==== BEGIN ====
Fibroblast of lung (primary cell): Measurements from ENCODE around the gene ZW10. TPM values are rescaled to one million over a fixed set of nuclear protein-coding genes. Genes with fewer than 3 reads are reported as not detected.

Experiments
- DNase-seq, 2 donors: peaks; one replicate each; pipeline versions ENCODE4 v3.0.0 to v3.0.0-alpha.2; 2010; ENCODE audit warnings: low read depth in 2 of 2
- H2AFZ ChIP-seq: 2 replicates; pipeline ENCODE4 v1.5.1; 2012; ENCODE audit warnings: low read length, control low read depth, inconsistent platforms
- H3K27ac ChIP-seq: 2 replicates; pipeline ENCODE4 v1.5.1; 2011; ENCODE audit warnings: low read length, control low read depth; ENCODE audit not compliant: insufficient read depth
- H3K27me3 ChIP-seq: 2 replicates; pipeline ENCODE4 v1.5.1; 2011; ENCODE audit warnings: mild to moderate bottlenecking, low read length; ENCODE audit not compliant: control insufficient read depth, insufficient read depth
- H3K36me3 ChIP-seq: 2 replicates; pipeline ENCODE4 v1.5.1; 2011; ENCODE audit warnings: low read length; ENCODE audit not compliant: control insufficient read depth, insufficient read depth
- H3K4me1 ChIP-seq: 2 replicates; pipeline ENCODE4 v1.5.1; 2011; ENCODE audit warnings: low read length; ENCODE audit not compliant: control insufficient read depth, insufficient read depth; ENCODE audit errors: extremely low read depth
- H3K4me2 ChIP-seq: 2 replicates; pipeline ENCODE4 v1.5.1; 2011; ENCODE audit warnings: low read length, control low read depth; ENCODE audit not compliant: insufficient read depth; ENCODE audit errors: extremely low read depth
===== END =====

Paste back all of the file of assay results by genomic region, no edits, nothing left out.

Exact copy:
Fibroblast of lung (primary cell): Measurements from ENCODE around the gene ZW10. TPM values are rescaled to one million over a fixed set of nuclear protein-coding genes. Genes with fewer than 3 reads are reported as not detected.

Experiments
- DNase-seq, 2 donors: peaks; one replicate each; pipeline versions ENCODE4 v3.0.0 to v3.0.0-alpha.2; 2010; ENCODE audit warnings: low read depth in 2 of 2
- H2AFZ ChIP-seq: 2 replicates; pipeline ENCODE4 v1.5.1; 2012; ENCODE audit warnings: low read length, control low read depth, inconsistent platforms
- H3K27ac ChIP-seq: 2 replicates; pipeline ENCODE4 v1.5.1; 2011; ENCODE audit warnings: low read length, control low read depth; ENCODE audit not compliant: insufficient read depth
- H3K27me3 ChIP-seq: 2 replicates; pipeline ENCODE4 v1.5.1; 2011; ENCODE audit warnings: mild to moderate bottlenecking, low read length; ENCODE audit not compliant: control insufficient read depth, insufficient read depth
- H3K36me3 ChIP-seq: 2 replicates; pipeline ENCODE4 v1.5.1; 2011; ENCODE audit warnings: low read length; ENCODE audit not compliant: control insufficient read depth, insufficient read depth
- H3K4me1 ChIP-seq: 2 replicates; pipeline ENCODE4 v1.5.1; 2011; ENCODE audit warnings: low read length; ENCODE audit not compliant: control insufficient read depth, insufficient read depth; ENCODE audit errors: extremely low read depth
- H3K4me2 ChIP-seq: 2 replicates; pipeline ENCODE4 v1.5.1; 2011; ENCODE audit warnings: low read length, control low read depth; ENCODE audit not compliant: insufficient read depth; ENCODE audit errors: extremely low read depth